Can a Game be Literature?
We believe that textual virtual worlds are an emerging form of literature. They do a pretty intriquing job of fulfilling the formal and thematic agendas of "Postmodernism". Here's what we mean.
Modernism was about epistemology. Modernist authors employed fictional strategies emphasizing questions such as, "How can I interpret this world of which I am a part? What am I in it? What is there to be known? Who knows it? How do they know it, and with what degree of certainty? How is knowledge transmitted from one knower to another, and with what degree of reliability? What are the limits of knowledge?"
By contrast Postmodernism is about ontology. Postmodernist authors go after different questions, such as, "Which world is this? What is to be done in it? Which of my selves is to do it? What is a world? What kinds of worlds are there? How are they constituted? How do they differ? What happens when different kinds of world are placed in confrontation, or when the boundaries between worlds are violated? What is the mode of existence of a text, and of the world(s) it projects? How is a projected world structured?"
We didn't make this business up. It's borrowed from Brian McHale's waycool Postmodernist Fiction.
These Postmodernist questions are, of course, exactly what RPGs are about. The problem has been that until now RPGs tended to be trivial romantic-Medieval kill-the-dragon style games for teenage boys. What happens if you take them seriously as a literary form, and use them to explore more sophisticated themes? We believe that if you do this, RPGs will grow up to become the locus classicus of Postmodernist fiction. It's exciting to help realize that vision.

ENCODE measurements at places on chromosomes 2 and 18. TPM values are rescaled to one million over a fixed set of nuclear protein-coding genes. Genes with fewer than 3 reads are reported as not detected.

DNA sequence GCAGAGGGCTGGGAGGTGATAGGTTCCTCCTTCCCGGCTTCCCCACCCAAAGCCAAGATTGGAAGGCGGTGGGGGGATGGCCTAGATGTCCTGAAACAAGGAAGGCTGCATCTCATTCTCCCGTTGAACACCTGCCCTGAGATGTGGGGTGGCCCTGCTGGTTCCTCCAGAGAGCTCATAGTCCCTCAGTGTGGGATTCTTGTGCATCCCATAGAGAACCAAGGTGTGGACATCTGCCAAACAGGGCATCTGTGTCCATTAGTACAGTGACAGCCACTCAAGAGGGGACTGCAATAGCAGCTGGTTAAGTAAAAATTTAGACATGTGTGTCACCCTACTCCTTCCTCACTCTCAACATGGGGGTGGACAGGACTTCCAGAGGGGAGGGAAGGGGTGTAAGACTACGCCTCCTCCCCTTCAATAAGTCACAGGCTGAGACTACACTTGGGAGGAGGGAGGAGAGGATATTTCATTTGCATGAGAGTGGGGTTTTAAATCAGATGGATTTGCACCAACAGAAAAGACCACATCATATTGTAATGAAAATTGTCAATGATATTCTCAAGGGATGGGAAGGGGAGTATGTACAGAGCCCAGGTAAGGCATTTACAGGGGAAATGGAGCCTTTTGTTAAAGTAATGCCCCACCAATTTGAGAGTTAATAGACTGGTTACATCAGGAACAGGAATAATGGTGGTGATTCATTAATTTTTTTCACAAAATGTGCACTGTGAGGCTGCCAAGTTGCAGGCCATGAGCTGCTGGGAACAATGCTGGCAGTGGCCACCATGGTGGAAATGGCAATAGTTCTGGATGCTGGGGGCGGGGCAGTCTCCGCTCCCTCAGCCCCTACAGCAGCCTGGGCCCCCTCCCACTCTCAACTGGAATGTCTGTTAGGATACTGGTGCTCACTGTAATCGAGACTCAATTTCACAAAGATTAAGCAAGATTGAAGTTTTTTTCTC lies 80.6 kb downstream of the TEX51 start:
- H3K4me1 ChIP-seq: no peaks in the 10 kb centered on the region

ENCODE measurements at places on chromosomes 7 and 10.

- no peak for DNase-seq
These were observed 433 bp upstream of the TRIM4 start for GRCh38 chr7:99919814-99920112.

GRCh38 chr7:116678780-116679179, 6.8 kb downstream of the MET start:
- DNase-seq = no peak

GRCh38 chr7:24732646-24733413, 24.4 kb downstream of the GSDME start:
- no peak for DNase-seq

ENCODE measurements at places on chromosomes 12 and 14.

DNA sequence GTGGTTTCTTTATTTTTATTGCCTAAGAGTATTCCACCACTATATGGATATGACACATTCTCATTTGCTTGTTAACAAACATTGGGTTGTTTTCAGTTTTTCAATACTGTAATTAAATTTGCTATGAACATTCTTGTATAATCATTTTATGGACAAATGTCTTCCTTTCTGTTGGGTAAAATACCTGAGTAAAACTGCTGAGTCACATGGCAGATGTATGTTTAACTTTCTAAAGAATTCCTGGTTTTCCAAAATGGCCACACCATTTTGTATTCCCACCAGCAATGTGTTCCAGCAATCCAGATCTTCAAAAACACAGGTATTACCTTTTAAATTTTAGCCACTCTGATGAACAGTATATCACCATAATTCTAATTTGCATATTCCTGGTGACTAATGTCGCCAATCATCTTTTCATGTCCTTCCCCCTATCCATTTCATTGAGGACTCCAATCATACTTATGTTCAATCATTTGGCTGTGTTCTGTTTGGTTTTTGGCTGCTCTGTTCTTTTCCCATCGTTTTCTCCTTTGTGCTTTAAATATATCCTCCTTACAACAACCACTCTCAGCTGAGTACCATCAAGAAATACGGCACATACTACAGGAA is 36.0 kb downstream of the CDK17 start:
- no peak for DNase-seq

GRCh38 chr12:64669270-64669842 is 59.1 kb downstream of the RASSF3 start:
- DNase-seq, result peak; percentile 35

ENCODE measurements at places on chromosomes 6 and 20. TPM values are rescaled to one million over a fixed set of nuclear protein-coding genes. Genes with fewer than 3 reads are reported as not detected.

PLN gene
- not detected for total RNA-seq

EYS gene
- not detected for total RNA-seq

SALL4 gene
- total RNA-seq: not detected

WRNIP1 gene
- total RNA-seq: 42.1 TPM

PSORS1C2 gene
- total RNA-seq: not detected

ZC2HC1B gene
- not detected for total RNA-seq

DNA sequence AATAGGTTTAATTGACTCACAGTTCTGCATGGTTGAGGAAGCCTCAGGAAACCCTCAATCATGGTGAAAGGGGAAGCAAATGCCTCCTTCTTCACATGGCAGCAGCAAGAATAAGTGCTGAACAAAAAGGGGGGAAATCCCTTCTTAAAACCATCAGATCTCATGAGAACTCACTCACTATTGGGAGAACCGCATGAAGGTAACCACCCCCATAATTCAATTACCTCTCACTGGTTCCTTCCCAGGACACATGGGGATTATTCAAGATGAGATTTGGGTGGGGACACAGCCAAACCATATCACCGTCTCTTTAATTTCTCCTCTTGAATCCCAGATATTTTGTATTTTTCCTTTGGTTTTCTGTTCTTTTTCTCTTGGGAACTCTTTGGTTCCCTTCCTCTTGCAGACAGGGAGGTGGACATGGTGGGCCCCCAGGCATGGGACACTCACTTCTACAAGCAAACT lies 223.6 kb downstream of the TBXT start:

What does all this have to do with our game TriadCity? Lots. TriadCity is a large-scale multi-user role playing game, currently in beta. It's a rich, immersive, emotive, collaborative, imaginary experience authored jointly by our game writers and the playing participants. And it's all over this Modernism / Postmodernism stuff.
Does this mean you have to have a Ph.D. in literature to enjoying playing our dumb game? Nope! If you like to read interesting fiction; or you like to play multi-user games; or you like to role-play; or you're simply a smart and curious person; we think you'll have a lot of fun in our big play world for grownups. And Postmodernism be damned.
Intrigued by this games-as-literature business? Have a look at Hamlet on the Holodeck: The Future of Narrative in Cyberspace, by Janet Horowitz-Murray of MIT. This is a fine book which discusses many of the technical practices we employ.
For more about Modernism and Postmodernism, check out Brian McHale's Postmodernist Fiction.
For more about how TriadCity is different than earlier role-playing games, click here.
In October, 2003, SmartMonsters' Gary Smith and Mark Phillips gave a talk on games and literature at the Richard Hugo House Sixth Annual Enquiry: Games in Seattle. We thought it was really fun. If this interests you, here's a condensed outline of our lengthy yack yack yack.
The Winter 2005 issue of the Bay Area Library and Information Network Newsletter includes an interesting article on TriadCity and literature by BayNet President Steven Dunlap. Check it out here.
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